The tone argument is a form of derailment, or a red herring, because the tone of a statement is independent of the content of the statement in question, and calling attention to it distracts from the issue at hand. Drawing attention to the tone rather than content of a statement can allow other parties to avoid engaging with sound arguments presented in that statement, thus undermining the original party's attempt to communicate and effectively shutting them down—“Geek Feminism” on “tone arguments”.
At an earlier point in my life, I agreed that “tone arguments” were red herrings and irrelevant to the discussions which they were used in. When discussions take place over a textual, impersonal medium such as Usenet, “tone arguments” seem far more irrelevant; when discussions take place over a physical, personal medium such as a conference or user group, they are far more relevant. How we express ourselves is a great indicator of how we can win hearts and minds to our positions. Scientists do not advocate the Darwinian theory of evolution with ebullient tears. They advocate it with a wide array of statistics and reason. Upcoming writers would be well advised to note that scientific books and essays are most often bereft of hysterics and uppercased words.
Over the past few years, I have come to a few conclusions regarding DOM libraries. I think that most have been written in a poor manner and provide more problems than solutions. I also think that the DOM selectors which most Web developers use are frivolous and distort the underlying tree structure of document trees. Those conclusions are held by few Web developers. As is often the case with minority positions, I have often found that I have been swarmed by people who have disagreed with me. Because I arrived at my conclusions via logic and reason, I wanted to convey the same logic and reason to my interlocutors. To do otherwise would only lead to more strife and confusion. My scepticism of DOM libraries has lead to great problems in my personal life. Employers have been loath to hiring me; peers have gazed upon me with furrowed brows and dismissed me. Often, my problem has been one of expression: physical and literal. In person, I appear annoyed and disinterested. I appear annoyed because I have deep personal problems coupled with deep scepticism of plenty of technologies. Interviewers expect me to use some of those technologies, and I often assent to doing just that. However, my countenance seems to belie my words. If I were to express assent to using a certain technology which I did not like, I may do so with a grimace, even though I was willing to accept the tools given to me. Interlocutors could then conclude that I was unwilling to use certain technologies and, therefore, lying through my teeth. If I were to express assent with a smile, I would be perceived in a much more positive manner.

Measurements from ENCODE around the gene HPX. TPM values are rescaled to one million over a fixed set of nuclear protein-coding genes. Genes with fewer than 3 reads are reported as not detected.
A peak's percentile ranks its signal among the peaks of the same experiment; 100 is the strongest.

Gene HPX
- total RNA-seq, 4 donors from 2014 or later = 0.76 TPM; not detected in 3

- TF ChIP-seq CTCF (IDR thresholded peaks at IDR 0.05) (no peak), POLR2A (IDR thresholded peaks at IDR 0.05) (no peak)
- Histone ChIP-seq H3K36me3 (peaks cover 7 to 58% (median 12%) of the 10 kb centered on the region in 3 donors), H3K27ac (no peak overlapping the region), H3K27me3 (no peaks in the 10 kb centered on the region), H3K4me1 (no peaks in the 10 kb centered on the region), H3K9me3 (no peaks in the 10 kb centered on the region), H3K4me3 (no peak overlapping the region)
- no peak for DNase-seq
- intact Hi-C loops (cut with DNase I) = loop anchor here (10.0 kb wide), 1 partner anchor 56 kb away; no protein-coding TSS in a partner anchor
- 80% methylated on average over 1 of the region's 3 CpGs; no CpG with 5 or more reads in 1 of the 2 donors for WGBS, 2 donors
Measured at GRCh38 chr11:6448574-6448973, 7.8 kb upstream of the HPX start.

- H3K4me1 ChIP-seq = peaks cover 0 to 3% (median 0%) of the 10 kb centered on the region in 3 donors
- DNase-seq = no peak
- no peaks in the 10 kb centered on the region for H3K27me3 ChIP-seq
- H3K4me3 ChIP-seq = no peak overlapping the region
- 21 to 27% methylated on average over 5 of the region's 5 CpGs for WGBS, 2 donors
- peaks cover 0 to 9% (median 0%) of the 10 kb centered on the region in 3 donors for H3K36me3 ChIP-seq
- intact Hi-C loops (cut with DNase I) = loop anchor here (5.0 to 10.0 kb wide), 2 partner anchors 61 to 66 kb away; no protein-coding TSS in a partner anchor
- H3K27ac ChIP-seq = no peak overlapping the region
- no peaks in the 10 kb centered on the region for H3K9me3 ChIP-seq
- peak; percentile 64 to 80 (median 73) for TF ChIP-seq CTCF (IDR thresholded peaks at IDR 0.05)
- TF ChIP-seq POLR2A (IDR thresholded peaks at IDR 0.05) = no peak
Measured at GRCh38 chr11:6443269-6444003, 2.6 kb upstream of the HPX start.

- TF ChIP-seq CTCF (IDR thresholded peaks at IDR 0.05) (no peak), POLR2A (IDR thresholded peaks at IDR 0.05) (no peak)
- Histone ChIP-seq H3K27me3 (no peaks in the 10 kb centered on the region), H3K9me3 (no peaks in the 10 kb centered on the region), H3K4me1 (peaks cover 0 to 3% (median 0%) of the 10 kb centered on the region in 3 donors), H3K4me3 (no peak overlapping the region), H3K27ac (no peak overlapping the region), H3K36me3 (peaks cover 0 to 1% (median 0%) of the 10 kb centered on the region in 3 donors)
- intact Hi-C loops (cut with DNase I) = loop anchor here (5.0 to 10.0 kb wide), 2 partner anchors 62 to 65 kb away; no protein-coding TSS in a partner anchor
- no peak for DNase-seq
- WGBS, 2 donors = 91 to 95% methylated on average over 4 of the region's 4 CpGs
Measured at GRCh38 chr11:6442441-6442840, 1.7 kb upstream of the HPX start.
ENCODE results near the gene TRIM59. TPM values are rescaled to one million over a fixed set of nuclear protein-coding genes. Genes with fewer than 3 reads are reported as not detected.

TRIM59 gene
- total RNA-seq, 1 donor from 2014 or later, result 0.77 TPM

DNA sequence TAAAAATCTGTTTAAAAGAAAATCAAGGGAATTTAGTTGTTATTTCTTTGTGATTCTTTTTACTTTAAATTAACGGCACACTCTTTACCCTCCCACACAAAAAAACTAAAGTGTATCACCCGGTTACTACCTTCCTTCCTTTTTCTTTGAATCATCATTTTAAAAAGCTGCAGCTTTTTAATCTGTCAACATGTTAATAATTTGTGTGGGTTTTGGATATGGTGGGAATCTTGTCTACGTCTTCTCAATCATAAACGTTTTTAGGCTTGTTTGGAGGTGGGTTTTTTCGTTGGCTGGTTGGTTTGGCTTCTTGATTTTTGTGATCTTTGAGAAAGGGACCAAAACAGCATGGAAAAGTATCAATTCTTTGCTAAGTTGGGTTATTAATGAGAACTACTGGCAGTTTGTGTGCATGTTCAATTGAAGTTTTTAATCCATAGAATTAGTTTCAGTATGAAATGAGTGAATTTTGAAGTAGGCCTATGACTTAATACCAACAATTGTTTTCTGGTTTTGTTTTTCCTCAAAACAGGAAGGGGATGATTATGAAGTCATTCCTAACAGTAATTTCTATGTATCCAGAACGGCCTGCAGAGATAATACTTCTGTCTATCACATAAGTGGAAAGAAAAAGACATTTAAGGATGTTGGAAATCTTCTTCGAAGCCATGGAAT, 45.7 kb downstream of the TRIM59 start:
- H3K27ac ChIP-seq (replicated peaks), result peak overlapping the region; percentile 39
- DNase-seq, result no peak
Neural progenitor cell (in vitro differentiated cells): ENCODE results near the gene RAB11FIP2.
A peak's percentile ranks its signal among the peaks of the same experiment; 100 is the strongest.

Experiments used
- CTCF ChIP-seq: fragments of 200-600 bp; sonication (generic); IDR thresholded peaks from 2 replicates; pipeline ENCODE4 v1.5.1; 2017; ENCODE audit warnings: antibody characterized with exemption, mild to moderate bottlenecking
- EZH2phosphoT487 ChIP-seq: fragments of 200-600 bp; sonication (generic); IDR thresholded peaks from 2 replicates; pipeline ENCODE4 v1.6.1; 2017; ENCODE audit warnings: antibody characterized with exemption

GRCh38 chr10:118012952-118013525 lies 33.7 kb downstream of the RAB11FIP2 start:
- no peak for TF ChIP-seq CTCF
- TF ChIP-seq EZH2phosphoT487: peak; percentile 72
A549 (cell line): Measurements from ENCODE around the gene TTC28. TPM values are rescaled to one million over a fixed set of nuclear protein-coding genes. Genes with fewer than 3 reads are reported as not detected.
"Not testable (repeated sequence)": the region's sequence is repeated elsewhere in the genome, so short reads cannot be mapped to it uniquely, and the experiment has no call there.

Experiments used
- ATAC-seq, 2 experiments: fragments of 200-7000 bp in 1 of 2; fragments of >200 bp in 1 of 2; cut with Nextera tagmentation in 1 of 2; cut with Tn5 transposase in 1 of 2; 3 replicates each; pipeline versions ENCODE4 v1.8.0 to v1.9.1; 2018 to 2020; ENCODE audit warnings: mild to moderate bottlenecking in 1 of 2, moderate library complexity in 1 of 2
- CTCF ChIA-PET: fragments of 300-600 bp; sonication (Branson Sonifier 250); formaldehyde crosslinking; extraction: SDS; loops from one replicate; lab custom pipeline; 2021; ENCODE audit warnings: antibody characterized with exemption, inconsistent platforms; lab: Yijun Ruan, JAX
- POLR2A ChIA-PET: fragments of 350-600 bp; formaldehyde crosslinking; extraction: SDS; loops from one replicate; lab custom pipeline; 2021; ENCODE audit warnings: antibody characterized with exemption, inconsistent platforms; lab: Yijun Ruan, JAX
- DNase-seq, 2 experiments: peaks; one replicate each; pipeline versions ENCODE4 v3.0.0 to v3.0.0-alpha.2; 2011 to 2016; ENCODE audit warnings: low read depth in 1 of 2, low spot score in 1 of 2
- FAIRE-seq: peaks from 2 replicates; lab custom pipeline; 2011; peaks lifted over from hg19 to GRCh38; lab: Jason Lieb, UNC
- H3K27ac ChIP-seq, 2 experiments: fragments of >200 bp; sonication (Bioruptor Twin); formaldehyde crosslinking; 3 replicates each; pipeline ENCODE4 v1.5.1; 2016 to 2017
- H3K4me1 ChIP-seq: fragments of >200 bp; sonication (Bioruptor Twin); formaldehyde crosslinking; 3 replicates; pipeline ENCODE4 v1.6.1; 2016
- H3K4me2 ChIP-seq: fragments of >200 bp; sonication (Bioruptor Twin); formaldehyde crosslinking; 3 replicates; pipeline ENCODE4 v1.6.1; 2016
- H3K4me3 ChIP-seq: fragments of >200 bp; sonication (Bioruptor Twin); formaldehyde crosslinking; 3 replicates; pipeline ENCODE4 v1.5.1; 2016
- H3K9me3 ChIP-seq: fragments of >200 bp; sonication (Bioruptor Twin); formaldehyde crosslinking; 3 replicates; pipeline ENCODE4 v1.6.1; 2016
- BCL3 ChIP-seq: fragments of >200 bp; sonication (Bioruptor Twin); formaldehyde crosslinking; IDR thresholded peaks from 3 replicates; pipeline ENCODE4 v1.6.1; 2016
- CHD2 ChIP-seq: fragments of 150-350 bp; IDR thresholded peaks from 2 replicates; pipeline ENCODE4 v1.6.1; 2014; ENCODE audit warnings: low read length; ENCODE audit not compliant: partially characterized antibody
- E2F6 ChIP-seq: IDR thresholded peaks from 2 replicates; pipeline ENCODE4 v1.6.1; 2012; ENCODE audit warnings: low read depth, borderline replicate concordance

I attended a recent user group which provided a presentation on an emerging technology which I was sceptical of. When I walked into the presentation, I stood with crossed arms, grumbled about hype to myself, and watched. The sceptical attitude tipped towards a negative attitude. Afterwards, I reflected upon my past struggles with perception and how my attitude could have caused the strife which I found myself suffering from. At various times, I have initiated an argument with another developer, prompting them to answer for various inaccuracies and misconceptions. In doing so, I have been told, I have often been perceived as being negative or adversarial. Scepticism is perceived as inconvenient or negative. Whether that may be the case is not the issue being argued. The issue being argued is how sceptics can express themselves without negative consequences.
A man whom I respect, an œconomist by the name of Walter Williams, noted some advice which he was given by another œconomist, Milton Friedman. Friedman told him that though his grasp of the subject matter was great, in order to win hearts and minds, he should smile. Williams was not making incorrect points, but he could have conveyed them in an amiable manner as Friedman often did. Amiability yields great returns when used on a receptive audience. Jokes are perhaps the best venue to convey amiability and could be used far more often by sceptics. Milton Friedman once quipped that given a desert to manage, a government would create a shortage of sand. His point was that governments were often inept at management and failed to notice œconomic incentives. The point itself was negative, but the quip made it far more appetising to the audience.
In short, the matter which we present ourselves and make our arguments in has a large impact on how we are interpreted and how receptive others are to our opinions. An argument is no less valid when made by a person with dishevelled hair and a tattered coat than it is when made by a person with styled hair and a suit. However, it is more credible because the people listening to the argument have noticed the extra effort put into the presentation. In the same manner, an argument made with a joke and a smile is more effective than an argument made with a scowl. We should not underestimate the effects of proper presentation.
When I read an article which is filled with uppercased words, exclamation marks, or distracting GIF images, I give it less credence because it was written in an immature manner. I seek adult arguments made with care and rigour, not teenage diatribes. Appearance and attitude, though not conclusive, help people reach conclusions. Those qualities should not be ignored.